• Savasana with book under the head: A symphony of the intestines.

Once the mind quietens down a bit and the space in the neck opens, the body begins sounding. John Cage said that listening to a busy avenue never ceased to surprise him. I would say the same for my bowels: rumbles, growls and gurgles in all sorts of duration and pitch produce. A deep sense of gratitude emerges: ‘thank you for letting me speak. This is the song I have been writing the whole day and now I can finally sing it’.

  • Crouching position (not exactly a yoga posture, looks a bit like Malasana): WOOOAAAA

If I spend enough time in this position and bring my attention to the small of my back, it  lets go. It says ‘Fiiiiiinaly’.

  • Downward Dog: Aaaaaaah

Hamstrings and calf muscles give a big yawn whereas the shoulders make a ‘hamphhhh’. ‘You do realise we have been working all day long’ – they say – ‘and now you push us further’. But after the first complaint they grow quiet, especially when the armpits silence them with another yawn. ‘Ahhh’ the armpits say as they flatten and get a good perspective of the world.

  • Tadasana: Back to mute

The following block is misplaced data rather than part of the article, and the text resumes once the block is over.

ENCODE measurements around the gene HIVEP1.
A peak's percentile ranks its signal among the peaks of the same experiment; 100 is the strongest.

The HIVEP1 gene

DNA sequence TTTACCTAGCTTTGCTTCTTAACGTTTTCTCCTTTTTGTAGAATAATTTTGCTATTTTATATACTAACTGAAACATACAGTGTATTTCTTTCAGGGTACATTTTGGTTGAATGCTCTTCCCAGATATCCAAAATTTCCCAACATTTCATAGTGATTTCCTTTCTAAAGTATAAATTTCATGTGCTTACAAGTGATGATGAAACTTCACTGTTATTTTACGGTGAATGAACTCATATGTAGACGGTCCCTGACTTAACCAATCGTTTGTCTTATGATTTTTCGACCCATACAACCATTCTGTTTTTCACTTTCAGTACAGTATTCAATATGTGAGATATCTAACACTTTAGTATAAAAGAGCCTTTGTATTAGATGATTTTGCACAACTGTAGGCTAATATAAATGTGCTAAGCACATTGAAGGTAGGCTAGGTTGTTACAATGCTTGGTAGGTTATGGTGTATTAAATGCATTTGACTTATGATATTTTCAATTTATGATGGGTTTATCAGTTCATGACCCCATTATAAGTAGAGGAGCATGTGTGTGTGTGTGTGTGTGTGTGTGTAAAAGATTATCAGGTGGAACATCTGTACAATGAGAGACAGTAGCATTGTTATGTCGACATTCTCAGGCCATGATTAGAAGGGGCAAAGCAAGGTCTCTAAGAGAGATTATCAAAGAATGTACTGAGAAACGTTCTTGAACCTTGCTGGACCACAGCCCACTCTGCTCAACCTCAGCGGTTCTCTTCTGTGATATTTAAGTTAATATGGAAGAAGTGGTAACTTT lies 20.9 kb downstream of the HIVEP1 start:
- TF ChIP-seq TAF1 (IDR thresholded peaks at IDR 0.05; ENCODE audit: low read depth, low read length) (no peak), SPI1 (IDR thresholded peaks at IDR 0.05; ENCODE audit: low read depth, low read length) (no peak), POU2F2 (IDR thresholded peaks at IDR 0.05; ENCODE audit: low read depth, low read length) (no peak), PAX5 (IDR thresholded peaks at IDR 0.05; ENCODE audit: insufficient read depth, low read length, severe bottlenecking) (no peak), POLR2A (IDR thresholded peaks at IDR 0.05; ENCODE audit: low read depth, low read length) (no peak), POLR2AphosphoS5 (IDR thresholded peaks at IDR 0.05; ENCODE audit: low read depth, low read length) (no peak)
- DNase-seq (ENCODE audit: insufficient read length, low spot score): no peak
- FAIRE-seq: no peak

I come to standing and this standing feels different from all the standing I’ve done during the day. The heels murmur to the floor ‘I am smitten, I want to become one with you’. The front pelvic rim comes out from its hiding place and says ‘Here I am’. The shoulders lose their grip on the neck and retreat without a sound. The neck says to the shoulders: ‘I appreciate this. I would be really grateful if you stayed where you are. You don’t need to wrap me and hold me. You stifle me, you know? I can stand by myself! I do not need your protection!’. It continues murmuring a bit more – sometimes in a language not fit for a blog post – but I can’t blame the neck. The shoulders can be bullies sometimes. Once it lets off steam, the neck does what it knows best: it puts my head back in its place. ‘Go on you can do all the talking now’ the body tells me ‘and I will withdraw back to absence’.